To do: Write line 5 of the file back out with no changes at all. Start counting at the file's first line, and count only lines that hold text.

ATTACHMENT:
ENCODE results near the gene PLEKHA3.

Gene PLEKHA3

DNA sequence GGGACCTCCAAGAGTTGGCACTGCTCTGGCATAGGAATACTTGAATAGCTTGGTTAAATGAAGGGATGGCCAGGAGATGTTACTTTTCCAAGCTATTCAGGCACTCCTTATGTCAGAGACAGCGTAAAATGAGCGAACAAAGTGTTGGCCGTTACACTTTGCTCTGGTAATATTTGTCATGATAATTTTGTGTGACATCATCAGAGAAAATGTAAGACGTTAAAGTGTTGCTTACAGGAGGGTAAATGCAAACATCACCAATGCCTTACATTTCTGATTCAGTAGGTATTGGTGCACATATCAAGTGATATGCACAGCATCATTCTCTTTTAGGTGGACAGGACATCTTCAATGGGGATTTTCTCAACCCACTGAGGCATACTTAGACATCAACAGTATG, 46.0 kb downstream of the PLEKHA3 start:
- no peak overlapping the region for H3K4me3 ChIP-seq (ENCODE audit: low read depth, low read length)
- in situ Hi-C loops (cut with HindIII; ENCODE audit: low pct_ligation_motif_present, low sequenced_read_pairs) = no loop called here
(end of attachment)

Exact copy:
- in situ Hi-C loops (cut with HindIII; ENCODE audit: low pct_ligation_motif_present, low sequenced_read_pairs) = no loop called here